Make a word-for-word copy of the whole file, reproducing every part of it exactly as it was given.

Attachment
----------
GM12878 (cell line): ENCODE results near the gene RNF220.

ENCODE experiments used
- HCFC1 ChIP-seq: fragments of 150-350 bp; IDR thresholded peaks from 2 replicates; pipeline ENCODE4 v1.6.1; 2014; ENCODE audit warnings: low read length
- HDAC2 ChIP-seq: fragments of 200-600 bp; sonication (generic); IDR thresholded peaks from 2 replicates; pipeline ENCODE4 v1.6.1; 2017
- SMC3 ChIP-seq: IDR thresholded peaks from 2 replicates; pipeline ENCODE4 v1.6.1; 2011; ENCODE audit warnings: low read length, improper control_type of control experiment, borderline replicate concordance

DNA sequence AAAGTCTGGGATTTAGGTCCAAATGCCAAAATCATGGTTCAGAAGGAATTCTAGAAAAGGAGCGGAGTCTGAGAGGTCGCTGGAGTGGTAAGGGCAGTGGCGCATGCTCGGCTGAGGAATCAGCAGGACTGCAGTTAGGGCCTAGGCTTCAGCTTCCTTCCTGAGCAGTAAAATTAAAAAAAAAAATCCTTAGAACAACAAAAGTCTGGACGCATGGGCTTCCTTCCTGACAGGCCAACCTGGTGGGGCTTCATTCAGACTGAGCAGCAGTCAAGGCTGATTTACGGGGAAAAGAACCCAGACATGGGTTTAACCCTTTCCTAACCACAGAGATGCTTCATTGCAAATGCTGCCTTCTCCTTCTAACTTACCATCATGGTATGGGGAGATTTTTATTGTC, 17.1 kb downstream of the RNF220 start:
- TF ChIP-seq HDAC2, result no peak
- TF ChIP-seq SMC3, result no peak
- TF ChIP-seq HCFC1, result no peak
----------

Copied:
GM12878 (cell line): ENCODE results near the gene RNF220.

ENCODE experiments used
- HCFC1 ChIP-seq: fragments of 150-350 bp; IDR thresholded peaks from 2 replicates; pipeline ENCODE4 v1.6.1; 2014; ENCODE audit warnings: low read length
- HDAC2 ChIP-seq: fragments of 200-600 bp; sonication (generic); IDR thresholded peaks from 2 replicates; pipeline ENCODE4 v1.6.1; 2017
- SMC3 ChIP-seq: IDR thresholded peaks from 2 replicates; pipeline ENCODE4 v1.6.1; 2011; ENCODE audit warnings: low read length, improper control_type of control experiment, borderline replicate concordance

DNA sequence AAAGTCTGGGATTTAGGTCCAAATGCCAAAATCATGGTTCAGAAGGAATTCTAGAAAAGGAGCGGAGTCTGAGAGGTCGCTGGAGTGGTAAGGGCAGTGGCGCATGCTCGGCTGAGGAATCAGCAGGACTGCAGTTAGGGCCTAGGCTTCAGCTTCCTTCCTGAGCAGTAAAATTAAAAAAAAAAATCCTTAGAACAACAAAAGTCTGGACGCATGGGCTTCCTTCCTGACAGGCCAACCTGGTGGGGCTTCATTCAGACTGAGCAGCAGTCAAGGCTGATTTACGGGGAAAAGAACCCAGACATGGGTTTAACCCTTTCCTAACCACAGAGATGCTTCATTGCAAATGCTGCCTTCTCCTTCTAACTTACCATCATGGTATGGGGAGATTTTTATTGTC, 17.1 kb downstream of the RNF220 start:
- TF ChIP-seq HDAC2, result no peak
- TF ChIP-seq SMC3, result no peak
- TF ChIP-seq HCFC1, result no peak